Nick Cave has recently launched his own website – The Red Hand Files – and has answered thoughtful questions submitted by fans about, among other things, his attitude towards women displayed in his songwriting, and how (if at all) that has changed since cultural progressions like the #MeToo movement.
One of the thoughtful questions, submitted by a woman named Merritt, reads as follows:
“How have the topics of women, consent, and relationships in general changed in your works during the cultural sea changes (such as the one we are experiencing now)? I ask this not only because of current events, but also because throughout all the iterations of your work, you have addressed women with adoration, irreverence, worship, disdain, respect, horror, empathy and well, the list goes on. It’s a fascinating range in general, especially for someone who seems to clearly be a supporter of women, female artists, and a bit of the misandry. (And, as a woman, it’s refreshing to have all those representations from one artist.)”
Cave noted how much he appreciated the question, saying that sometimes people perceive a negative representation of women in his music and “believe that the way I represent women in my songs is reductive and objectifying and somehow does insult to the notion of womanhood.”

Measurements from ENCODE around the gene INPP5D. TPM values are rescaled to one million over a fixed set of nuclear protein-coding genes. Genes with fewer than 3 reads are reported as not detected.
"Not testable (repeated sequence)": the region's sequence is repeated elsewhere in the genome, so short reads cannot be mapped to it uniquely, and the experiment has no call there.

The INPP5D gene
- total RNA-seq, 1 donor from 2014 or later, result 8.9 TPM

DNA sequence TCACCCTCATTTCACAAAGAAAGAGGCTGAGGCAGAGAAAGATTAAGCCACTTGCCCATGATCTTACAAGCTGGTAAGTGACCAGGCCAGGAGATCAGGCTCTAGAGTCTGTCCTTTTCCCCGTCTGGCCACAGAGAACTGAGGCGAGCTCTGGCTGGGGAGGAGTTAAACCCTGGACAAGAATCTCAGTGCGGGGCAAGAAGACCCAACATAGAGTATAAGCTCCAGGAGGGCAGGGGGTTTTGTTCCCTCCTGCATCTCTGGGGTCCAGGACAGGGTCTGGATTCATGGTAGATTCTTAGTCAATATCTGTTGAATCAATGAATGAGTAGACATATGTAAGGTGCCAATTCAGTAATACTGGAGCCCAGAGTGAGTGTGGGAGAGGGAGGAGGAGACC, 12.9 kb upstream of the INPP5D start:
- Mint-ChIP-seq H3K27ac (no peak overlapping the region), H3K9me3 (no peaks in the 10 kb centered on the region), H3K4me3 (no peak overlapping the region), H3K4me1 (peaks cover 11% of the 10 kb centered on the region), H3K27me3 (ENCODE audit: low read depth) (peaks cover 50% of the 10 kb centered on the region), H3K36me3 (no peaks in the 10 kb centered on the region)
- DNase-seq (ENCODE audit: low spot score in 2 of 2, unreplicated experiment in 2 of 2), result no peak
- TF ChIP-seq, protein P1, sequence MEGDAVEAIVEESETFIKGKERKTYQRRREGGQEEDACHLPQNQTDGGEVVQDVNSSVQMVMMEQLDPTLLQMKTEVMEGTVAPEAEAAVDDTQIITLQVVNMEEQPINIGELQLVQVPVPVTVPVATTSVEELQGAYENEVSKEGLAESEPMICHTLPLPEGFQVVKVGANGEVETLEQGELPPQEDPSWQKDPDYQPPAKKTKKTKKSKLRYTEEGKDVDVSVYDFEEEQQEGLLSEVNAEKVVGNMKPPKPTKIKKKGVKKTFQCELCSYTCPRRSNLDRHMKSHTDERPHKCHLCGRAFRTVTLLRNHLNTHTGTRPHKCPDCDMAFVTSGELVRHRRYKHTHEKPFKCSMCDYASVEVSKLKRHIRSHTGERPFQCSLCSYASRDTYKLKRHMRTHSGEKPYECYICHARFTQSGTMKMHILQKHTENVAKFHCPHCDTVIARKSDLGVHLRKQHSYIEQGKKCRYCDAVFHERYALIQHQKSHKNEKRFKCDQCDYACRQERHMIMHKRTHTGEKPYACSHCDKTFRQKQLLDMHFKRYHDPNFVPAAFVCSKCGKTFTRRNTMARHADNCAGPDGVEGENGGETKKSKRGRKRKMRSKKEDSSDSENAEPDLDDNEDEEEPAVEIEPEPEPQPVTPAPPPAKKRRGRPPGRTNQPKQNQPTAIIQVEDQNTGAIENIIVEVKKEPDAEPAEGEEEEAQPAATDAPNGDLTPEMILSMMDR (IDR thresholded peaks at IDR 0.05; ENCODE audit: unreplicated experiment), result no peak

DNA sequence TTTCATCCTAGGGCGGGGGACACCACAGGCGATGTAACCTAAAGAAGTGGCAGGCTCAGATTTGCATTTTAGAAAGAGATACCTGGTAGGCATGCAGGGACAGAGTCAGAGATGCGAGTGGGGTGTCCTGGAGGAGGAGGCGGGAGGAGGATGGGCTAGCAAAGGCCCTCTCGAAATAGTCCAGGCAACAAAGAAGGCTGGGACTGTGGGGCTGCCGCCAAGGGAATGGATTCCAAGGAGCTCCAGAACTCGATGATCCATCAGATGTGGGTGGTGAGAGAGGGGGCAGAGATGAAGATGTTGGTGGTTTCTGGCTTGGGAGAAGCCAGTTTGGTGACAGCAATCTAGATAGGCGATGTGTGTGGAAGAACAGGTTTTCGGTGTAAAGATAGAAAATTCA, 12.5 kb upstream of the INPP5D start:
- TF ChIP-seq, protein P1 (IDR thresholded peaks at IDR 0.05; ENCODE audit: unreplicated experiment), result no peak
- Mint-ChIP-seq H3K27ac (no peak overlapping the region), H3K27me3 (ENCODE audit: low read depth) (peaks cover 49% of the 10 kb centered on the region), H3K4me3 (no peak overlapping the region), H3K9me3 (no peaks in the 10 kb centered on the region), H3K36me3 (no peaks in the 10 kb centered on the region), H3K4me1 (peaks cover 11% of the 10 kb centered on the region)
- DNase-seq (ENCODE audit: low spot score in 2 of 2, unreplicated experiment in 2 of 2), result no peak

He went on to note how he has “very little understanding of women at all, they remain deep mysteries containing multitudes” and how he’s been fighting a “losing battle” trying to define his wife, Susie Beck, in his music.
“I have come to see that there is a wild and mercurial energy within her that my words will never contain, and that this bright energy is connected to her own singular and restless fascination with the world. It has little to do with me.”
He then went on to address the aforementioned “cultural sea changes” and expresses his opinion that they might be putting women “in danger of eroding those bright edges of personhood, and grinding them down into monotonous identity politics – where some women have traded in their inherent wildness and sense of awe, for a one-size-fits-all protestation against a uniform concept of maleness.”
He also said he’s not sure if his approach to songwriting will consciously change, but notes time as “a sort of corrective” and that “there are lyrics (he) wrote back then which (he) simply wouldn’t write now.” So, basically, when you know better you do better.
The Q&A also allowed Cave to speak about the tragic death of his son, how his wife influences his music and, interestingly, what he’d do if he was told the world was ending in 72 hours.
His answer to the latter? “I’d freak the fuck out.”
Read the full Q&A here.